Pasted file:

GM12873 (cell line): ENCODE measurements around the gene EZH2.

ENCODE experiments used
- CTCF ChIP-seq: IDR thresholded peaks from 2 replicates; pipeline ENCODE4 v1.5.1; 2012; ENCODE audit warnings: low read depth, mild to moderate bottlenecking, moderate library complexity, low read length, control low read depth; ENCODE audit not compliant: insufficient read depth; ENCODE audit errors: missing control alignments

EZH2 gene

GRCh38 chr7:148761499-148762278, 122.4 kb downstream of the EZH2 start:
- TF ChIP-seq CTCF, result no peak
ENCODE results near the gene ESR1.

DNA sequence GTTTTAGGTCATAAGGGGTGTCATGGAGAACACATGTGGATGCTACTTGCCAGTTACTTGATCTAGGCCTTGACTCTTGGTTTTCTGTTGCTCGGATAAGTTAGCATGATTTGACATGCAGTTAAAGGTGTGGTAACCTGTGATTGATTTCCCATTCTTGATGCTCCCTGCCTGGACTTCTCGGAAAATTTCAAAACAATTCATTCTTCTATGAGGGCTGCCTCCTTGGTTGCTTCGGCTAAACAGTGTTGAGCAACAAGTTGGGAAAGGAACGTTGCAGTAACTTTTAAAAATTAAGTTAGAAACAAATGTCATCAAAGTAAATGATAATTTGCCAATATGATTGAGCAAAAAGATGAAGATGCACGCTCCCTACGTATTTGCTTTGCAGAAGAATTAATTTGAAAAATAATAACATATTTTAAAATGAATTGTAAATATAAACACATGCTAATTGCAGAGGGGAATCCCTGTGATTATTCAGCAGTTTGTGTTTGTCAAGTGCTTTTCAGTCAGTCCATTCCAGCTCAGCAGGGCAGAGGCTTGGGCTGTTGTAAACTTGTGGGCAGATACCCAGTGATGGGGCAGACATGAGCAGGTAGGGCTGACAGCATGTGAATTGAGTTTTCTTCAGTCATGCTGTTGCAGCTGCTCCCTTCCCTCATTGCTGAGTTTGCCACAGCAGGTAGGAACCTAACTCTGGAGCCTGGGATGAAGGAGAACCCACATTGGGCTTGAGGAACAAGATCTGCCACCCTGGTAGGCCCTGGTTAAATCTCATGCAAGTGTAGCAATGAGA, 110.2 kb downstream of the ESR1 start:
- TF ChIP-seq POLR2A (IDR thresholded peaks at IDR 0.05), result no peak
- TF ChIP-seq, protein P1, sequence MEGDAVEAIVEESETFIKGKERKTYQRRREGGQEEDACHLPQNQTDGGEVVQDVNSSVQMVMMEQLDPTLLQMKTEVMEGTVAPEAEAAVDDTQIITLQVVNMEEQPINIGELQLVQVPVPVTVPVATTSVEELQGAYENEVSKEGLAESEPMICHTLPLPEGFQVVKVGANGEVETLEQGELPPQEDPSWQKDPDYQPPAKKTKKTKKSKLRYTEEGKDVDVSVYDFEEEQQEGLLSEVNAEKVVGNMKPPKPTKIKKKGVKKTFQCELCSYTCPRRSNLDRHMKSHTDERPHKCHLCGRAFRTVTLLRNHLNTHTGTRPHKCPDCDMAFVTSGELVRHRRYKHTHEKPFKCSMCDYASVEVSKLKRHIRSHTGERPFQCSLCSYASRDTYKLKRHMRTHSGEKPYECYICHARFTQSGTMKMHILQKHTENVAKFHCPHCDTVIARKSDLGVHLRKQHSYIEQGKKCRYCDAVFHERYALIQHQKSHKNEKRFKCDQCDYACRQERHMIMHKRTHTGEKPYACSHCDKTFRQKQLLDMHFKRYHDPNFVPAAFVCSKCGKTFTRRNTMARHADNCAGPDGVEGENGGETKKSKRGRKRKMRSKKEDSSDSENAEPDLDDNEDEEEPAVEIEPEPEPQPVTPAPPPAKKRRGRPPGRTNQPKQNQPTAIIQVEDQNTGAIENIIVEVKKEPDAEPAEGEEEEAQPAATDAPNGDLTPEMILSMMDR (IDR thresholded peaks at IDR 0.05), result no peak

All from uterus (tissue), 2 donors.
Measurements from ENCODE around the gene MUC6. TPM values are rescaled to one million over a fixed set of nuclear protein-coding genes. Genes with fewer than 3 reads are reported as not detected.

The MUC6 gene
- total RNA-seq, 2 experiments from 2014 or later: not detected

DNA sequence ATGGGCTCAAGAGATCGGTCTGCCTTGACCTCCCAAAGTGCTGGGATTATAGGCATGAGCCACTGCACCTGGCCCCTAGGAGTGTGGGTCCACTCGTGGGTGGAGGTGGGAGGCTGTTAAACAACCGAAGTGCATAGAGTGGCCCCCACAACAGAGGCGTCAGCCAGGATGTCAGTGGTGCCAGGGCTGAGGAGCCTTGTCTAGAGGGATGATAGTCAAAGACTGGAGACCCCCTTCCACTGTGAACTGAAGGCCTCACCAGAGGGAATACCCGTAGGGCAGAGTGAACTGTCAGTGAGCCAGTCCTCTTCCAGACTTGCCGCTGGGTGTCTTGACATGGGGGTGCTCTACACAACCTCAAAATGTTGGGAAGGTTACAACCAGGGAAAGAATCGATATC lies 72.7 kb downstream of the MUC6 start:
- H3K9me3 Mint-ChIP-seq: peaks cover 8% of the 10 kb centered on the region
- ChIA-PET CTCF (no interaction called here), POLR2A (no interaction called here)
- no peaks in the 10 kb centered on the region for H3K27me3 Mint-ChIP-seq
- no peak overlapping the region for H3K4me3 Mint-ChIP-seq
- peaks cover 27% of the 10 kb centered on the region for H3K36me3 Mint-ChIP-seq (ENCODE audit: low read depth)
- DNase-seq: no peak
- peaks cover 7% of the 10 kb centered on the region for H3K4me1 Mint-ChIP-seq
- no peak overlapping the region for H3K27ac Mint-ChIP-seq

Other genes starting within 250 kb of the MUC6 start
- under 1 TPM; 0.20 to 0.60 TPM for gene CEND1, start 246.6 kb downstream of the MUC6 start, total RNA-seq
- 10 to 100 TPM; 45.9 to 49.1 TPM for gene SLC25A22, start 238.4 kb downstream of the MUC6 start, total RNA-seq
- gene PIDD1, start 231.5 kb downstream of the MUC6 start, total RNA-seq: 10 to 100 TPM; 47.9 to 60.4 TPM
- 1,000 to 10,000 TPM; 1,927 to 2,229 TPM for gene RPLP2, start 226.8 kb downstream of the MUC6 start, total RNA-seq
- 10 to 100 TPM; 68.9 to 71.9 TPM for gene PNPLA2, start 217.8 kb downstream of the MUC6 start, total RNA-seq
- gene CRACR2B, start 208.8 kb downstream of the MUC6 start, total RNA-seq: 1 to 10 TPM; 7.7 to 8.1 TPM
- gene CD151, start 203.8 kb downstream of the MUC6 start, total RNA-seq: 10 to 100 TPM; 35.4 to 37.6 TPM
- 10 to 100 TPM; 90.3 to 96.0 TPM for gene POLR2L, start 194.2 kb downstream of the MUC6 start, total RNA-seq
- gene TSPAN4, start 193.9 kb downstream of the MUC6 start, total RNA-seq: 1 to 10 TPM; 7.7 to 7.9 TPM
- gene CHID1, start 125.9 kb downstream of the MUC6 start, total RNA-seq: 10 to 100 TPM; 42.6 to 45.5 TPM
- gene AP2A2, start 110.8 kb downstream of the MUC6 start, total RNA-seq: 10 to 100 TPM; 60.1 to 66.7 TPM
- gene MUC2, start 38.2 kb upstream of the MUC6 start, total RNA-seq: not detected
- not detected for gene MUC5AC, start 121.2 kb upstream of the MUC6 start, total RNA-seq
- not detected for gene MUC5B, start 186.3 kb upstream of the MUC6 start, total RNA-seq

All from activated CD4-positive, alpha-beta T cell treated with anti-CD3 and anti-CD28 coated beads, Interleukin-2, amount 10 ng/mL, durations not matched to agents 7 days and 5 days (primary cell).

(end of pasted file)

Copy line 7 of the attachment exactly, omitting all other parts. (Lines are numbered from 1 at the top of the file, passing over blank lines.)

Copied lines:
ENCODE results near the gene ESR1.